50 Faces of Indian Country 2016 IV
In 2015 ICTMN introduced the 50 Faces of Indian Country magazine to celebrate the wealth of talented American Indians across Indian country. Last month the second annual issue, 50 Faces of Indian Country 2016, was published to highlight once again the work of a new crop of accomplished individuals and role models—including actors, leaders, and activists—who can offer inspiration to Native youth on a daily basis.
After all, what’s more uplifting than enjoying the positive contributions being made by some of the most talented people on the planet?
Below are the second 10 from 2016’s 50 Faces.
See the full magazine here.
The Art Activist: Bunky Echo-Hawk
Bunky Echo-Hawk, Pawnee and Yakama, is an activist and artist, a graduate of the Institute of American Indian Arts and co-founder of NVision, a nonprofit focusing on Native American youth through the arts. His work focuses largely on appropriation and sports mascots. It has tackled teams such as the baseball’s Cleveland Indians and the Washington, D.C. NFL team. His work often uses purposefully shocking imagery, such as his “Honor YOU” painting, which shows Apache leader Geronimo defiantly showing the viewer both his middle fingers, with the racist mascots of the Cleveland team painted on one hand, and that of the NFL team on the other hand. “I try to use my art to shed light on injustices in Indian country, both historical and contemporary, in hopes that it helps inspire people to take action,” Echo-Hawk said. “It’s incredibly humbling to be included in this group of people whose work has done so much for Indian country.” Echo-Hawk’s work is regularly featured in exhibitions around the country, most recently Native Pop! in Tahlequah, Oklahoma. Find out more at bunkyechohawk.com. – S.L-R
The Mohawk Warrior: Beverly Cook
Beverly Cook (Wolf Clan) is a Saint Regis Mohawk Tribal Council Chief, and one of three Chiefs who serve the Akwesasne Mohawk community in northern New York State. She says her activism began after graduating from nursing school in 1974. “I participated in the occupation of an abandoned girls camp, which resulted in the establishment of Ganienkeh in Altona, New York. I took part in the Longest Walk in 1978, and the barricaded encampment at Raquette Point in Akwesasne (1979 to 1982). I worked with others to establish a volunteer rescue squad after the nearby town withdrew emergency services to our reservation. A group of us were trained as EMT’s and I became an EMT instructor. In 1975, I was one of the first founding parents of the Akwesasne Freedom School.”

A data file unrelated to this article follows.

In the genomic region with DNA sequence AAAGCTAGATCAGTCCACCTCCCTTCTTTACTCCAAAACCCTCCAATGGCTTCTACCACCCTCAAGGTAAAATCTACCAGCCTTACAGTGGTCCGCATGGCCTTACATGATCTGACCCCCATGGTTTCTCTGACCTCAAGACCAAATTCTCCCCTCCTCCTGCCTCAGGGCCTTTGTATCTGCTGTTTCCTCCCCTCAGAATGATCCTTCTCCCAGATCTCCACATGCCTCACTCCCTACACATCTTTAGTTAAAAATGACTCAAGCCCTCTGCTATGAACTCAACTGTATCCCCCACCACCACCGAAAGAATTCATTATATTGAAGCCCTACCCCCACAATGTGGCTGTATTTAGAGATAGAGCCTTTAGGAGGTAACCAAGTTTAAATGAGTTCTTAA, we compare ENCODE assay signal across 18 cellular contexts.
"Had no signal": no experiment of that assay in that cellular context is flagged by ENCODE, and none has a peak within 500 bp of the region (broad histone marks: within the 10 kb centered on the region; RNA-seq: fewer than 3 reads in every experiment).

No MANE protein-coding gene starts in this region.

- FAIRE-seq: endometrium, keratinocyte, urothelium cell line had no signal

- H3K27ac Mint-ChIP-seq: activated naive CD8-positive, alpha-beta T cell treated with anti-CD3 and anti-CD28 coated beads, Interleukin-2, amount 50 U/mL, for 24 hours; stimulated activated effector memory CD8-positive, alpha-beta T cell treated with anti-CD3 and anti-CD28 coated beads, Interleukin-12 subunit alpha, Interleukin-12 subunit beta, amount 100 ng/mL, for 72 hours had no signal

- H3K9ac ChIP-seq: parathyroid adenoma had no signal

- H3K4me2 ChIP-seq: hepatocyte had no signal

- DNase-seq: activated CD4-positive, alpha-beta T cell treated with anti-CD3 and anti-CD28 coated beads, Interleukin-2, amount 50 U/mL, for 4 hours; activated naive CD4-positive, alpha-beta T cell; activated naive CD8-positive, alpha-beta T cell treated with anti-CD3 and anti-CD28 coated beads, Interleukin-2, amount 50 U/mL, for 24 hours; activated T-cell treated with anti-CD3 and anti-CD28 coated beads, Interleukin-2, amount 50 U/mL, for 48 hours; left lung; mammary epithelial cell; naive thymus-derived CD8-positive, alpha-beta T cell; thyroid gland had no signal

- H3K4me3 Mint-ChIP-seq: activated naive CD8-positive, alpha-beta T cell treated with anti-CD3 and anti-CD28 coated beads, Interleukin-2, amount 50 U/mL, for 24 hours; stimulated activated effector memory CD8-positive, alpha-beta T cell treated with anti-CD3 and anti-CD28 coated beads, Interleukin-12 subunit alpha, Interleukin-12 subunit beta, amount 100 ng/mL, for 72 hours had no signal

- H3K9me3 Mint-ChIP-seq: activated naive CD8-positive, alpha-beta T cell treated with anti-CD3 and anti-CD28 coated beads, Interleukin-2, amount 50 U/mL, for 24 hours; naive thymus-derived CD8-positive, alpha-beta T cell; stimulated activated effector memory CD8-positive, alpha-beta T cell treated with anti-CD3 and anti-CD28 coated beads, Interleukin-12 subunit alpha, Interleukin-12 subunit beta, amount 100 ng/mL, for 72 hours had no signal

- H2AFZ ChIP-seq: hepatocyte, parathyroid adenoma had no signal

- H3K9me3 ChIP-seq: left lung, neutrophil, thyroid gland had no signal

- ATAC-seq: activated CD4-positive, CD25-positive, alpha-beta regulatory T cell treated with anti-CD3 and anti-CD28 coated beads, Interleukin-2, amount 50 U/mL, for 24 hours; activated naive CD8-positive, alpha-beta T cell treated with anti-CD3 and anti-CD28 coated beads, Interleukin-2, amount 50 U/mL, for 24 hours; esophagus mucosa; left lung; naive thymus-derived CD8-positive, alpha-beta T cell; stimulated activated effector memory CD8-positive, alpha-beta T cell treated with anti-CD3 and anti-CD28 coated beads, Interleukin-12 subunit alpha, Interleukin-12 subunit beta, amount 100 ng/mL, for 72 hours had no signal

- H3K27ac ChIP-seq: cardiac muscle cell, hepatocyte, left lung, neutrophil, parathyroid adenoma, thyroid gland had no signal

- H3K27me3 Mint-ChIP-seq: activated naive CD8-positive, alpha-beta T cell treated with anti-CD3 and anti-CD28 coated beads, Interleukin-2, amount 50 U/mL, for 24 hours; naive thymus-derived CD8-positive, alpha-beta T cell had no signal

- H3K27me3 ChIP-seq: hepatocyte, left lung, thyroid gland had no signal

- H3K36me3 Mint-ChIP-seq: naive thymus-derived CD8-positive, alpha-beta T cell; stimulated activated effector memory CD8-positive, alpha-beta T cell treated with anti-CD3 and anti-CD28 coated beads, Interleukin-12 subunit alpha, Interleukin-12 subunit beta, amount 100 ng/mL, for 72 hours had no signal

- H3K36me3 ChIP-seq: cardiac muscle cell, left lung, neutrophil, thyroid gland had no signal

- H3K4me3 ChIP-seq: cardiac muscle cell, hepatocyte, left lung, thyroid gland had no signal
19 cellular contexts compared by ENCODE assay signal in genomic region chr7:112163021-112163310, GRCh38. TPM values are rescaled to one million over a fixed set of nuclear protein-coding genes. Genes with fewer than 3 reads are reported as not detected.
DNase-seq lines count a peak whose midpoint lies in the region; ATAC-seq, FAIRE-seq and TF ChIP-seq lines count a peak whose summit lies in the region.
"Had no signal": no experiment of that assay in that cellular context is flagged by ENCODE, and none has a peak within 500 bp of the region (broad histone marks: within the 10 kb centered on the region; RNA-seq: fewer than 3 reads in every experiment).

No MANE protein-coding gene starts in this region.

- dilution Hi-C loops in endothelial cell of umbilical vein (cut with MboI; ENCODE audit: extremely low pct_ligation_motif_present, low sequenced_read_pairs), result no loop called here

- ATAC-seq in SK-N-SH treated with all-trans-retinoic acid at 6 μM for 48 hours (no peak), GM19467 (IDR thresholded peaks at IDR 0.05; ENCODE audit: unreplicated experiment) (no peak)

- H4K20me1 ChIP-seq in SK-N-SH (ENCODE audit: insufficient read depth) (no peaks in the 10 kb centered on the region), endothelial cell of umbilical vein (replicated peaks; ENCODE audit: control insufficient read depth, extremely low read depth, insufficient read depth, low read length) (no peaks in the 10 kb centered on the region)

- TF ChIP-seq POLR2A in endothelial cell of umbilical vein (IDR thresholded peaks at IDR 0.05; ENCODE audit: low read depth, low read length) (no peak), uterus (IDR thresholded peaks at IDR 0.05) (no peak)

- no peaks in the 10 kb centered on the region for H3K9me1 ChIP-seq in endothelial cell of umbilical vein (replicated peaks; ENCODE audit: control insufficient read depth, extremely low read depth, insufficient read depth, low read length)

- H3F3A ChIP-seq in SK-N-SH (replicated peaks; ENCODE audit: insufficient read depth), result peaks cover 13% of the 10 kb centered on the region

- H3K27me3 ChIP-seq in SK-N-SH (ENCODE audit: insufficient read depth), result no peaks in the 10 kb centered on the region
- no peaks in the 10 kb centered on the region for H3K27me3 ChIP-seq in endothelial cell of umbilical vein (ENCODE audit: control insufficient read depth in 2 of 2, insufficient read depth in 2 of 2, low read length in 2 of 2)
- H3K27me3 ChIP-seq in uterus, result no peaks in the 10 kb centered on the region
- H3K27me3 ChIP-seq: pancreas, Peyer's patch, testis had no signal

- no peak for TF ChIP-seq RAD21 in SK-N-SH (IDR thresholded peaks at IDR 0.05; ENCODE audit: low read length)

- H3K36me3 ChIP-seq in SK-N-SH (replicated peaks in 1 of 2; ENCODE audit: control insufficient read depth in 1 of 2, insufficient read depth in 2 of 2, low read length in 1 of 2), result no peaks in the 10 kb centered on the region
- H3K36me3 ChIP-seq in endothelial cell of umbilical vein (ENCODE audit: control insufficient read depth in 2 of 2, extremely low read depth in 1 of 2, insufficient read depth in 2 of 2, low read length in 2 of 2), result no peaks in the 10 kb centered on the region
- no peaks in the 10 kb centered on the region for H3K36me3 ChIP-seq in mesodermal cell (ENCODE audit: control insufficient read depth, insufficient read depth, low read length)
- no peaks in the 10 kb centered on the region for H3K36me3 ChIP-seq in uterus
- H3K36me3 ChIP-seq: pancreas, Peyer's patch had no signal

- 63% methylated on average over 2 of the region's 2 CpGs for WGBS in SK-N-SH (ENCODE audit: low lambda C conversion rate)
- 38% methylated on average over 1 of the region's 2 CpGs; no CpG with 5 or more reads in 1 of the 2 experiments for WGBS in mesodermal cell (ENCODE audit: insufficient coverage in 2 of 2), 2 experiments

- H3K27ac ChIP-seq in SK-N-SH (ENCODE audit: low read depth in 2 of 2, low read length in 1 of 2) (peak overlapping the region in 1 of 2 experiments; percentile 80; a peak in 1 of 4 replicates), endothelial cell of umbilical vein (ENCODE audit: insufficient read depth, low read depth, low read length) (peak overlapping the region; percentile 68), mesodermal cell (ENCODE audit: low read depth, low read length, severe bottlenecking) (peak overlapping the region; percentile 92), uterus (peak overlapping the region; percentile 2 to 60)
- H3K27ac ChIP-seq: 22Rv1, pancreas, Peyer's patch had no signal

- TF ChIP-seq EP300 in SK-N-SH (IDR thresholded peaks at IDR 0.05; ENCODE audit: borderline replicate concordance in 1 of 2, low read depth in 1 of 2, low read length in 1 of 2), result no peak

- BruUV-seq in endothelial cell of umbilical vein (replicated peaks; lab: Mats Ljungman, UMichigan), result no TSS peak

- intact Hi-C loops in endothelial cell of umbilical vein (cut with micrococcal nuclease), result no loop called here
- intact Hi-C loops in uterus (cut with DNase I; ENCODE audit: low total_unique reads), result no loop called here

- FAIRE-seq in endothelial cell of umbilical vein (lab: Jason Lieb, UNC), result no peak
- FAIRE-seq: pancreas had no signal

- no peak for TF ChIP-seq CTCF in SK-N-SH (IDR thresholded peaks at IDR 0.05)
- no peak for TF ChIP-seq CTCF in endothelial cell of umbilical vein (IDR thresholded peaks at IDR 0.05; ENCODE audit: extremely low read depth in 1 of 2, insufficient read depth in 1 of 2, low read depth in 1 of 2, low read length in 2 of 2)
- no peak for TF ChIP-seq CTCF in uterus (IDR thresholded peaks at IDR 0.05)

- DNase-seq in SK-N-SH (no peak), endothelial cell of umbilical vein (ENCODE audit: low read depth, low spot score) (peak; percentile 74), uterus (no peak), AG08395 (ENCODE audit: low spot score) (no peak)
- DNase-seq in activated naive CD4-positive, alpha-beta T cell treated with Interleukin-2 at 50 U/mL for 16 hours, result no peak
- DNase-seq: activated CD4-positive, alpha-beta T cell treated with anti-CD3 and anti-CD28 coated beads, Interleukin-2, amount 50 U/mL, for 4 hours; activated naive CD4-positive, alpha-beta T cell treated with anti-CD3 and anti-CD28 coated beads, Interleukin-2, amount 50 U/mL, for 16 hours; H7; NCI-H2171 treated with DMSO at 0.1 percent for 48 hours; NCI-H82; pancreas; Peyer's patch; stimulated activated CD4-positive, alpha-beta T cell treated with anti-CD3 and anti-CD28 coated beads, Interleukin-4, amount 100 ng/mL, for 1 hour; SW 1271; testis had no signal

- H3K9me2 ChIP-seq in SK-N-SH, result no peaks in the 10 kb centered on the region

Before becoming a chief, Cook worked at the Saint Regis Mohawk Health Services Clinic as an RN, Clinic Coordinator and Family Nurse Practitioner for 30 years. “Taking on a leadership position has given me the opportunity to advocate for change in the old paradigms of service delivery; to help support community based movements that include culture and endeavor to guide adolescents through puberty rites or adults through recovery or moms through their pregnancies,” she says, adding that it is an honor to be recognized in 50 Faces of Indian Country. “I’m flattered to be selected for this but I feel others have done so much more.”
The Award Winner: Louise Erdrich
When she is not busy writing award-winning novels, poetry, children’s books, short stories or all manner of other works, Louise Erdrich, Turtle Mountain Ojibwe, is helping oversee Birchbark Books. That’s the Minnesota bookstore she co-owns with her sister, Heid Erdrich, with whom she also founded the Ojibwe-language Wiigwaas Press. The author of 15 novels, Louise Erdrich won the National Book Award in 2012 for Fiction for The Round House, and her latest novel, La Rose, has been highly acclaimed. Erdrich was receiving awards right out of the gate, with her first novel, Love Medicine, garnering the National Book Critics Circle Award in 1984. She has also been awarded the Library of Congress Prize in American Fiction, the PEN/Saul Bellow Award for Achievement in American Fiction, and the Dayton Literary Peace Prize, among others. On being selected for the 50 Faces of Indian Country, she tells ICTMN, “I am very honored.”
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